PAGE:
Timbers for pointwork are 12" wide (4mm), this is because many of the chairs have to be screwed down at an angle. Ordinary sleepers are narrower but the chairs are always in line with them.

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I appreciate the continued comments and helpful information and I will, when the time comes, make a call about the "timber" widths to get something more appropriate.  Had a water leak this past w/e, so no modelling - we have a holiday this Monday, I am going to try out the suggestion of using the short model switch and see how it turns out.

 

I did not mention that I had widened the gauge to 16.5 mm at the ends of each of the switches to connect with regular track.  I will not do that the next time and see how things go. 

 

Tex

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Just an update about gauge availability at C&L

 

Phil hopes the new website will go live in the next week or so

 

Hi John,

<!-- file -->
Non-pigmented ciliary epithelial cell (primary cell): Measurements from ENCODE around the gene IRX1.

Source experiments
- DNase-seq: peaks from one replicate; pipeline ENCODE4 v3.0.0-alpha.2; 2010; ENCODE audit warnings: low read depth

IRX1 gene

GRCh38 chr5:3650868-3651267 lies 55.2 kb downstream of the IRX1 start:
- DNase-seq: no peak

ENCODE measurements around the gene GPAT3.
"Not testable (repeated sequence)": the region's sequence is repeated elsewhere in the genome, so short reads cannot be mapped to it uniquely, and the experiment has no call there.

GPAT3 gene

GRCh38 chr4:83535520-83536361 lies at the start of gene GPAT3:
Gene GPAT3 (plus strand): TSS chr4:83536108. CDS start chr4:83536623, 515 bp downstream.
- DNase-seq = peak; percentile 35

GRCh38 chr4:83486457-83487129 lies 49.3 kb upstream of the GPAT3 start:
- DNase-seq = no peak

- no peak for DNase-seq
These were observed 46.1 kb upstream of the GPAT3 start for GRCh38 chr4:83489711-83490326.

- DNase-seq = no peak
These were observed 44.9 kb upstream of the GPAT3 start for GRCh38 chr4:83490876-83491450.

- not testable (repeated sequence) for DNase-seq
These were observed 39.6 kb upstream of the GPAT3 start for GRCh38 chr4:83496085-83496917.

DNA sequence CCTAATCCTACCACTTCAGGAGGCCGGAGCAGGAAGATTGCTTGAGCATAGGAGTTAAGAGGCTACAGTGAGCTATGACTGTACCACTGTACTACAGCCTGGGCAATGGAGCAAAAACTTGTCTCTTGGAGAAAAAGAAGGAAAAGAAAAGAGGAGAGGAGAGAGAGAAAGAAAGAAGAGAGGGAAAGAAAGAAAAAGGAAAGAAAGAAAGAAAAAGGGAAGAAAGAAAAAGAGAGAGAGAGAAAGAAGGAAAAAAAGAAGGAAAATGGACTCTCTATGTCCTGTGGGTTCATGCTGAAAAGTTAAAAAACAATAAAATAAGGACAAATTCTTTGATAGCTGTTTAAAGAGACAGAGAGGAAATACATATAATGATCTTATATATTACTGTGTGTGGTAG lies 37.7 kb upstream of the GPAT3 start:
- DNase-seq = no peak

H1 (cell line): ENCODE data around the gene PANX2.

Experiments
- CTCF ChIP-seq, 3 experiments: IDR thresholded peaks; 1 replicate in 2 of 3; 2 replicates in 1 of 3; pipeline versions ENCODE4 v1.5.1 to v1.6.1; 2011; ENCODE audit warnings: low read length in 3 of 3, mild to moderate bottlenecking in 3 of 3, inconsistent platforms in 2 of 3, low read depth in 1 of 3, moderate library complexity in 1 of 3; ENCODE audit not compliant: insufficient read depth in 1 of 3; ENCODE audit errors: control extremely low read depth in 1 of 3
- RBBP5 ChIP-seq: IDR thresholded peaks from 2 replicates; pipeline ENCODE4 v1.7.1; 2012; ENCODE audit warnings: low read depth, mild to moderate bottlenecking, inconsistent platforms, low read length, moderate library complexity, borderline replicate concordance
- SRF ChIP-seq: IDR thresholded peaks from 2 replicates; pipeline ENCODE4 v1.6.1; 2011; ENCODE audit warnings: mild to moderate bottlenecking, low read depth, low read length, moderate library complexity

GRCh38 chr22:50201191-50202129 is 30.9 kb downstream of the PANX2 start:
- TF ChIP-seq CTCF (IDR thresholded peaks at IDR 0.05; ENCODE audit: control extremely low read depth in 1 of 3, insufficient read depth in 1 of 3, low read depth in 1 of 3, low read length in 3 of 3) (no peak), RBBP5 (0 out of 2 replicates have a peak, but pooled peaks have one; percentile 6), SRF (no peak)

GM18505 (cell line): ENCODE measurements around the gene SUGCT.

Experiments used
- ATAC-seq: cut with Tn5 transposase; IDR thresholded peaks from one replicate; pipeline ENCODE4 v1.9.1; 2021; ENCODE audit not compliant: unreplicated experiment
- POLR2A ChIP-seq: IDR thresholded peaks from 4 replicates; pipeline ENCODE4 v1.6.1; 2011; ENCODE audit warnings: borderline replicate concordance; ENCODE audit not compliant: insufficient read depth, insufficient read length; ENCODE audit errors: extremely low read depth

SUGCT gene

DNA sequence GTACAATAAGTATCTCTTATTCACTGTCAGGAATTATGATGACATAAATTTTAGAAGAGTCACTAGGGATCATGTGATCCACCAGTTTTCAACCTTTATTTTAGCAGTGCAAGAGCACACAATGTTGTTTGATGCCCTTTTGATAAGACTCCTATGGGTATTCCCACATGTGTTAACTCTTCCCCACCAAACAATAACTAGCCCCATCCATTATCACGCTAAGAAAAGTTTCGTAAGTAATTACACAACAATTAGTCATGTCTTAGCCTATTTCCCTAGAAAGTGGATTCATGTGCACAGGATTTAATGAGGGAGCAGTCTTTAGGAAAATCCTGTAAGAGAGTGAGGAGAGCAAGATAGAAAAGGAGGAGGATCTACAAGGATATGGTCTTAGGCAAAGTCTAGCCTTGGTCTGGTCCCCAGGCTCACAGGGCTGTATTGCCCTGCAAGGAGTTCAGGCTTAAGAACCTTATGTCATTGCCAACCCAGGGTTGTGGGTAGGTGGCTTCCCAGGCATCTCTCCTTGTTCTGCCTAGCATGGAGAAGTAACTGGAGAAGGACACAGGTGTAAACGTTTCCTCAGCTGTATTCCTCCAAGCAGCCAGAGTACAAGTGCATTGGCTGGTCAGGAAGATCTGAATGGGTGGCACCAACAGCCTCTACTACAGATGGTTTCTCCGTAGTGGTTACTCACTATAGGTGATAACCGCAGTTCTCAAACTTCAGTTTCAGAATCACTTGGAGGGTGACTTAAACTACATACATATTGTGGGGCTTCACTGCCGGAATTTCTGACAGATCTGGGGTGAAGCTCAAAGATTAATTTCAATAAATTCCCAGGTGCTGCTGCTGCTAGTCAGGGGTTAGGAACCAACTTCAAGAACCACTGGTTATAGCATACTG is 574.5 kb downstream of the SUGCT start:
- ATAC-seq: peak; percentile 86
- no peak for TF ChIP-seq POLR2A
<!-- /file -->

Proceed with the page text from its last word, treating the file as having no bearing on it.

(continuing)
C&L web site updated today, referring to cyber attack:

 

 http://www.finescale.org.uk/

 

cheers,

 

Martin.

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Martin

 

A bit dramatic !!  More like the old software is giving lots of issues

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I appreciate the continued comments and helpful information and I will, when the time comes, make a call about the "timber" widths to get something more appropriate.  Had a water leak this past w/e, so no modelling - we have a holiday this Monday, I am going to try out the suggestion of using the short model switch and see how it turns out.

 

I did not mention that I had widened the gauge to 16.5 mm at the ends of each of the switches to connect with regular track.  I will not do that the next time and see how things go. 

 

Tex

With copper clad construction it is recommended to widen the gauge as you did this time. Clearly if it is complex switching it only needs to be done where it meets plain track.